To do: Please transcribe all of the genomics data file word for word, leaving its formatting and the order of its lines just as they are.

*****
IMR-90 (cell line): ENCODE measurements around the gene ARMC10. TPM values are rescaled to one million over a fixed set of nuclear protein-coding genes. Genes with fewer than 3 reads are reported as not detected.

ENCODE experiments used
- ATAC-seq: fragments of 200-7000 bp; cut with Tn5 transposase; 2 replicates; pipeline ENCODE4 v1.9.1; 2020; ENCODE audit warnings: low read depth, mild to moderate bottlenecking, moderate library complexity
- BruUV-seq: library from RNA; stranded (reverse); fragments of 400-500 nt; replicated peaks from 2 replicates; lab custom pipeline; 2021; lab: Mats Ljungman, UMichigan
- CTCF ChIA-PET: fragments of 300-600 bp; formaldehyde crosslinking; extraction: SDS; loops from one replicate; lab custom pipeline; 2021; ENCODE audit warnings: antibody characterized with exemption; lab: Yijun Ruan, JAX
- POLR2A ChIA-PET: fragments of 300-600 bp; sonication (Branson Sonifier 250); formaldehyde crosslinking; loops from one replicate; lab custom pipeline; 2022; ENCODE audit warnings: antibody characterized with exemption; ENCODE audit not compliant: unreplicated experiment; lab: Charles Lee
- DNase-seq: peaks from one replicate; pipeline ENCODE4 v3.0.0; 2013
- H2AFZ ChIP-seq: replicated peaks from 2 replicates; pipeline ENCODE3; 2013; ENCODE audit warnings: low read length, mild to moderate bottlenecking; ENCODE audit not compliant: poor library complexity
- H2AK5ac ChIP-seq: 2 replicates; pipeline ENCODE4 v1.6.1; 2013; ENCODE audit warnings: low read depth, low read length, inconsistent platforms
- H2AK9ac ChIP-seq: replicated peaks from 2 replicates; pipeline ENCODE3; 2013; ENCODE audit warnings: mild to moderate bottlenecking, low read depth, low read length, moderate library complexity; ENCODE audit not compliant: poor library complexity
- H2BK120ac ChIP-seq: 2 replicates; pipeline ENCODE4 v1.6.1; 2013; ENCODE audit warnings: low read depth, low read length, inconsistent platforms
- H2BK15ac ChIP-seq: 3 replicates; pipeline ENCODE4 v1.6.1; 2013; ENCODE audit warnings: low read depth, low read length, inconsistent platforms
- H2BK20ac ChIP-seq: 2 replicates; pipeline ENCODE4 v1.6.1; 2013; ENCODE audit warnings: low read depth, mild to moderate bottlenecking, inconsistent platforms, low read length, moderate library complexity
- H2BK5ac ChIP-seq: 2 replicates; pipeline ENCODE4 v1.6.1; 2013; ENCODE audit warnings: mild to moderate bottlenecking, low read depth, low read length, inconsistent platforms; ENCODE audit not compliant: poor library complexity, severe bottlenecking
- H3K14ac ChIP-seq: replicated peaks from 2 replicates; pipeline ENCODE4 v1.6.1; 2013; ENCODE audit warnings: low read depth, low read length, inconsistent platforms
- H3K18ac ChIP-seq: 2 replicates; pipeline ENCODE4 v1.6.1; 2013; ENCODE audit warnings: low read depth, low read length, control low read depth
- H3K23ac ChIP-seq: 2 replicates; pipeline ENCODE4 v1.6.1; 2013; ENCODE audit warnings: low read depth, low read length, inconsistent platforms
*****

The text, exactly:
IMR-90 (cell line): ENCODE measurements around the gene ARMC10. TPM values are rescaled to one million over a fixed set of nuclear protein-coding genes. Genes with fewer than 3 reads are reported as not detected.

ENCODE experiments used
- ATAC-seq: fragments of 200-7000 bp; cut with Tn5 transposase; 2 replicates; pipeline ENCODE4 v1.9.1; 2020; ENCODE audit warnings: low read depth, mild to moderate bottlenecking, moderate library complexity
- BruUV-seq: library from RNA; stranded (reverse); fragments of 400-500 nt; replicated peaks from 2 replicates; lab custom pipeline; 2021; lab: Mats Ljungman, UMichigan
- CTCF ChIA-PET: fragments of 300-600 bp; formaldehyde crosslinking; extraction: SDS; loops from one replicate; lab custom pipeline; 2021; ENCODE audit warnings: antibody characterized with exemption; lab: Yijun Ruan, JAX
- POLR2A ChIA-PET: fragments of 300-600 bp; sonication (Branson Sonifier 250); formaldehyde crosslinking; loops from one replicate; lab custom pipeline; 2022; ENCODE audit warnings: antibody characterized with exemption; ENCODE audit not compliant: unreplicated experiment; lab: Charles Lee
- DNase-seq: peaks from one replicate; pipeline ENCODE4 v3.0.0; 2013
- H2AFZ ChIP-seq: replicated peaks from 2 replicates; pipeline ENCODE3; 2013; ENCODE audit warnings: low read length, mild to moderate bottlenecking; ENCODE audit not compliant: poor library complexity
- H2AK5ac ChIP-seq: 2 replicates; pipeline ENCODE4 v1.6.1; 2013; ENCODE audit warnings: low read depth, low read length, inconsistent platforms
- H2AK9ac ChIP-seq: replicated peaks from 2 replicates; pipeline ENCODE3; 2013; ENCODE audit warnings: mild to moderate bottlenecking, low read depth, low read length, moderate library complexity; ENCODE audit not compliant: poor library complexity
- H2BK120ac ChIP-seq: 2 replicates; pipeline ENCODE4 v1.6.1; 2013; ENCODE audit warnings: low read depth, low read length, inconsistent platforms
- H2BK15ac ChIP-seq: 3 replicates; pipeline ENCODE4 v1.6.1; 2013; ENCODE audit warnings: low read depth, low read length, inconsistent platforms
- H2BK20ac ChIP-seq: 2 replicates; pipeline ENCODE4 v1.6.1; 2013; ENCODE audit warnings: low read depth, mild to moderate bottlenecking, inconsistent platforms, low read length, moderate library complexity
- H2BK5ac ChIP-seq: 2 replicates; pipeline ENCODE4 v1.6.1; 2013; ENCODE audit warnings: mild to moderate bottlenecking, low read depth, low read length, inconsistent platforms; ENCODE audit not compliant: poor library complexity, severe bottlenecking
- H3K14ac ChIP-seq: replicated peaks from 2 replicates; pipeline ENCODE4 v1.6.1; 2013; ENCODE audit warnings: low read depth, low read length, inconsistent platforms
- H3K18ac ChIP-seq: 2 replicates; pipeline ENCODE4 v1.6.1; 2013; ENCODE audit warnings: low read depth, low read length, control low read depth
- H3K23ac ChIP-seq: 2 replicates; pipeline ENCODE4 v1.6.1; 2013; ENCODE audit warnings: low read depth, low read length, inconsistent platforms